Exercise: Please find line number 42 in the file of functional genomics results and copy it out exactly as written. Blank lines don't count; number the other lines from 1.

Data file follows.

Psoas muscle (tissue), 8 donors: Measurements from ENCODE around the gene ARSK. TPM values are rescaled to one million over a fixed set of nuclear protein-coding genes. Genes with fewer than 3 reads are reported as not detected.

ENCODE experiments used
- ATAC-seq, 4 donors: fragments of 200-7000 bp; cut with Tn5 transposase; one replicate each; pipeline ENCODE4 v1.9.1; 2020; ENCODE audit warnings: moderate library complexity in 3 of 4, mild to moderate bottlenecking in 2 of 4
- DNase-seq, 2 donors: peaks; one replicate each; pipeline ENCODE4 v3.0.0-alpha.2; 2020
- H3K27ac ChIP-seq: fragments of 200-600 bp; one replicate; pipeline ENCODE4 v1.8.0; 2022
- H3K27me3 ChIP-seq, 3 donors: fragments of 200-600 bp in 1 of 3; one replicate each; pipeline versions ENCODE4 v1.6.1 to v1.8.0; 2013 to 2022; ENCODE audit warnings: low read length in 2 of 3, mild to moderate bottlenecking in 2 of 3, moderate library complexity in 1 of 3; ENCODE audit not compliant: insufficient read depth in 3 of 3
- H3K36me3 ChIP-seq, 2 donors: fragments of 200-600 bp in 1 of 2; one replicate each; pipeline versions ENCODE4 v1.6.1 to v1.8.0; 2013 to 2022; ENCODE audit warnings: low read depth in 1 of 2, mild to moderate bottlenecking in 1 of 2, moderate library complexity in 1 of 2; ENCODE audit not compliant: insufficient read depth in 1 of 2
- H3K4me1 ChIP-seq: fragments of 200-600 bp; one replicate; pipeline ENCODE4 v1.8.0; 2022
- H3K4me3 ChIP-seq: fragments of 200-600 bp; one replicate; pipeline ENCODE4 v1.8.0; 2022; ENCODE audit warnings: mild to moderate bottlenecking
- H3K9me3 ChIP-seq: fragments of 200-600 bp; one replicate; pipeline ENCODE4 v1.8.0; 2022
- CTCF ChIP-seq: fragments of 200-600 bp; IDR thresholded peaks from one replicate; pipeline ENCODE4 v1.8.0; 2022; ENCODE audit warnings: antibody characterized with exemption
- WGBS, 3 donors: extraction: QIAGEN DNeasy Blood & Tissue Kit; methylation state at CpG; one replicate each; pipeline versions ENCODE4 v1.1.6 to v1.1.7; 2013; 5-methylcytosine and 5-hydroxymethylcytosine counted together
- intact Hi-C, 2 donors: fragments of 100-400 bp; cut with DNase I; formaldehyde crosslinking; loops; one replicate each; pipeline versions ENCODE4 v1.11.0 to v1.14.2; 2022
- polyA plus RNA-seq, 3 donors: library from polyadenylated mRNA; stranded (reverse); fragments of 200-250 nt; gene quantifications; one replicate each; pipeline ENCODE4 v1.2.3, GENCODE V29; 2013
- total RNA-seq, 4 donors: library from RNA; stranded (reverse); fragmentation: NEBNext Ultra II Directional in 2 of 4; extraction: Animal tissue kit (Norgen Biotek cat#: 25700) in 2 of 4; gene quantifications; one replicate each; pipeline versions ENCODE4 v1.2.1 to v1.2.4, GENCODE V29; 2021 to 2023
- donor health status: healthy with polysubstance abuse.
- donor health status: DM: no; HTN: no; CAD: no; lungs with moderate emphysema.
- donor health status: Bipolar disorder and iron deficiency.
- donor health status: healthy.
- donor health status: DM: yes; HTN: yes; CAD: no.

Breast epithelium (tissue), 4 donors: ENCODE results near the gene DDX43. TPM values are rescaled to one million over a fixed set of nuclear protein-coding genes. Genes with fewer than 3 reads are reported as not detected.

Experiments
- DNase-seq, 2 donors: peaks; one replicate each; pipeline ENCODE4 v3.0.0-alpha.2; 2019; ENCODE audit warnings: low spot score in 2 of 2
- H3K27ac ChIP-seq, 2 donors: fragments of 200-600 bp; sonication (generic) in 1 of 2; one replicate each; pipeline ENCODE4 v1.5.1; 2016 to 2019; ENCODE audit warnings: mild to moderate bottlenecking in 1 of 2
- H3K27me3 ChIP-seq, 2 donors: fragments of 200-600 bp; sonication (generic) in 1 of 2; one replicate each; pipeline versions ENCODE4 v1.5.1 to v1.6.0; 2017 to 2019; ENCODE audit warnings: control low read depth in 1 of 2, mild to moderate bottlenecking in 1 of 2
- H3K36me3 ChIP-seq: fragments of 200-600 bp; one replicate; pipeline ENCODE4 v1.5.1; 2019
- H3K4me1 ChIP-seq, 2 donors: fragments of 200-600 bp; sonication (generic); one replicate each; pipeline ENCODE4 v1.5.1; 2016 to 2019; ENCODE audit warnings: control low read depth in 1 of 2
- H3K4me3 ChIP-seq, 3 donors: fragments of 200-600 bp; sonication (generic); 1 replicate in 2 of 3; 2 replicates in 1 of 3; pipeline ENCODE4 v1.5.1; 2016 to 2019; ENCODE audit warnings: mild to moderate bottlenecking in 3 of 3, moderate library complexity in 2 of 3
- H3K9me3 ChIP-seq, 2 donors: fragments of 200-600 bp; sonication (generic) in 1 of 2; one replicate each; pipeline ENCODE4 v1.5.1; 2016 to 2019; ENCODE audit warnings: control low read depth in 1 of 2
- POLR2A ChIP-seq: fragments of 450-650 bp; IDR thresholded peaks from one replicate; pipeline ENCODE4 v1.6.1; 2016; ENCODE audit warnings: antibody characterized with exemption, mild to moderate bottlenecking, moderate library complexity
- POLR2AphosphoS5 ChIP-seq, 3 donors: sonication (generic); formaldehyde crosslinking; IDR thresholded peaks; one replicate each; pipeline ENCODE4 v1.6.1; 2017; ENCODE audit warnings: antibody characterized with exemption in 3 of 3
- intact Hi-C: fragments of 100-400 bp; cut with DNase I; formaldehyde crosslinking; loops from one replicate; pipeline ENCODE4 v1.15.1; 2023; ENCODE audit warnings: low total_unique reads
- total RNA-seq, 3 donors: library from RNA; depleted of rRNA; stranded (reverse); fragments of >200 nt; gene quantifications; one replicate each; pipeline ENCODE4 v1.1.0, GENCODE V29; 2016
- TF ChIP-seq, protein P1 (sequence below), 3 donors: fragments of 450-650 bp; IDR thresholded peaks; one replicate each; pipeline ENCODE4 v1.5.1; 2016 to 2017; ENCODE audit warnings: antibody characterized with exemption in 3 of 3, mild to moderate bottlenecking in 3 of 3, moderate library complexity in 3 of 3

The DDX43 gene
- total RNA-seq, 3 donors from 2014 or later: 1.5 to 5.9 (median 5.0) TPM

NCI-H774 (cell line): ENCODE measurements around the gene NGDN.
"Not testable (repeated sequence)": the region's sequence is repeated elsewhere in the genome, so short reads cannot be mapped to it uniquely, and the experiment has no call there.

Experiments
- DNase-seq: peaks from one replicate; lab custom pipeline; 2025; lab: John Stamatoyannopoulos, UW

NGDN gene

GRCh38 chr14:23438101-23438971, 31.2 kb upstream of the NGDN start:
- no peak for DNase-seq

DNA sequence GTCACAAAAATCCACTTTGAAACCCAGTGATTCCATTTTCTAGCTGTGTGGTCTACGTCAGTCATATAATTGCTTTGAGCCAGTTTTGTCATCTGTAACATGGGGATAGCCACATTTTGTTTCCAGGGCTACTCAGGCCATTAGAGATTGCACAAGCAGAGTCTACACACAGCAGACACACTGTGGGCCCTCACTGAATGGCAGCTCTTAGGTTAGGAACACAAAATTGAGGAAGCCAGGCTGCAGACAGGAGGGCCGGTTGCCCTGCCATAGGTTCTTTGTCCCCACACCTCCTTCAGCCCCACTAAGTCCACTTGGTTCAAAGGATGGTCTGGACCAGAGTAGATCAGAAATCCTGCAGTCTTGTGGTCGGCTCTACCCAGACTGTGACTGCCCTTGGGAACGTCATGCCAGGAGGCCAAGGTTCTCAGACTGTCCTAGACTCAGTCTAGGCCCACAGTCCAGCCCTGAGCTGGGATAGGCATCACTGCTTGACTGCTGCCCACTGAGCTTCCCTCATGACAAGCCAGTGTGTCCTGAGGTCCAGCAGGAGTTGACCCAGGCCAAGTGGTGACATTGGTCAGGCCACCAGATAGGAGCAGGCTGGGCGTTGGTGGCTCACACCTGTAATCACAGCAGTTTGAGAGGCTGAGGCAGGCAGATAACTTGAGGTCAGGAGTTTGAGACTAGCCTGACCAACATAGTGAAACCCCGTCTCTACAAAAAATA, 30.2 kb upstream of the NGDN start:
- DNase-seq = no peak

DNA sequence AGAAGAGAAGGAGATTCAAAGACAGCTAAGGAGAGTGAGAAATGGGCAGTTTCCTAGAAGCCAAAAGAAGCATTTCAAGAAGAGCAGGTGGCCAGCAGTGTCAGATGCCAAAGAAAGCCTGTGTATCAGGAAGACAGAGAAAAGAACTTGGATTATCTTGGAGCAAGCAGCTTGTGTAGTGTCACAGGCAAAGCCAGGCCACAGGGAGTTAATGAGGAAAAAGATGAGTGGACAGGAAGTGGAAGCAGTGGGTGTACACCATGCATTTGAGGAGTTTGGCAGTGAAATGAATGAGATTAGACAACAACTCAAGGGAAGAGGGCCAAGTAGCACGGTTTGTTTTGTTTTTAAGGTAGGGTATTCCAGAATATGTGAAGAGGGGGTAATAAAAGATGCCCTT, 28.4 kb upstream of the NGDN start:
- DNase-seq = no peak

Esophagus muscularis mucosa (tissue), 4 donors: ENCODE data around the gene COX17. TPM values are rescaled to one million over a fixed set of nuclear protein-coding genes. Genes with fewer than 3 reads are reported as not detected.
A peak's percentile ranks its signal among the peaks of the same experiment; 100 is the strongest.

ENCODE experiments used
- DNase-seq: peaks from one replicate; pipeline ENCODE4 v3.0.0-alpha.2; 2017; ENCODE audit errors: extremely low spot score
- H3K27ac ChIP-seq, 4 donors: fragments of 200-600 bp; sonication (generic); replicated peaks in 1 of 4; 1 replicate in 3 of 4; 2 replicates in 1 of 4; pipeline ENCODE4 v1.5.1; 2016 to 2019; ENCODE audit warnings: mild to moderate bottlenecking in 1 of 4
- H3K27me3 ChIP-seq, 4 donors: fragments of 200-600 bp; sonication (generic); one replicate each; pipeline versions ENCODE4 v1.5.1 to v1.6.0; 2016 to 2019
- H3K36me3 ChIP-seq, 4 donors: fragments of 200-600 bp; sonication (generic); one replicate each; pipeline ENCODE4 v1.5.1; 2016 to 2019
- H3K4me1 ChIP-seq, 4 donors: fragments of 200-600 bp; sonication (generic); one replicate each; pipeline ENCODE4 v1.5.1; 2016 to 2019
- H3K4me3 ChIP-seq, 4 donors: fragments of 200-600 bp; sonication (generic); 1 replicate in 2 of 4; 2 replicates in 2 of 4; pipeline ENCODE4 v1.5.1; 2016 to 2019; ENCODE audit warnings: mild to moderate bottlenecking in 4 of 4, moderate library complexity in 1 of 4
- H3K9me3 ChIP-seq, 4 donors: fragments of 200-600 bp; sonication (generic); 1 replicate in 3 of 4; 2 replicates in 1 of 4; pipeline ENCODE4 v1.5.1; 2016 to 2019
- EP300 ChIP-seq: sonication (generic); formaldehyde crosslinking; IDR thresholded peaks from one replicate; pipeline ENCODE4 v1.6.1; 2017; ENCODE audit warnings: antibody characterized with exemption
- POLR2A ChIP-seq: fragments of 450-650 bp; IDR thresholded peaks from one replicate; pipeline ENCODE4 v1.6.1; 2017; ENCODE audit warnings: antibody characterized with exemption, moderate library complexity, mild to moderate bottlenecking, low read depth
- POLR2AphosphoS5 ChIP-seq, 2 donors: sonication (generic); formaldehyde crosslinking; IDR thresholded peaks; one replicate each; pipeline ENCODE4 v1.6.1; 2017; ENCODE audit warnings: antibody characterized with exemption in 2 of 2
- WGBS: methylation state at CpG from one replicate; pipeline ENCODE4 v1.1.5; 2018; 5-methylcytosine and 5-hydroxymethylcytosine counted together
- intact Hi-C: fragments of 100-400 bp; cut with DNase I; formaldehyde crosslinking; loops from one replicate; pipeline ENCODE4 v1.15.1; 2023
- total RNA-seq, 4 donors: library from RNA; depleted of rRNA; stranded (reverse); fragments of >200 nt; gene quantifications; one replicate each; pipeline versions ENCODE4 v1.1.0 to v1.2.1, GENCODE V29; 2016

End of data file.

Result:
GRCh38 chr14:23438101-23438971, 31.2 kb upstream of the NGDN start: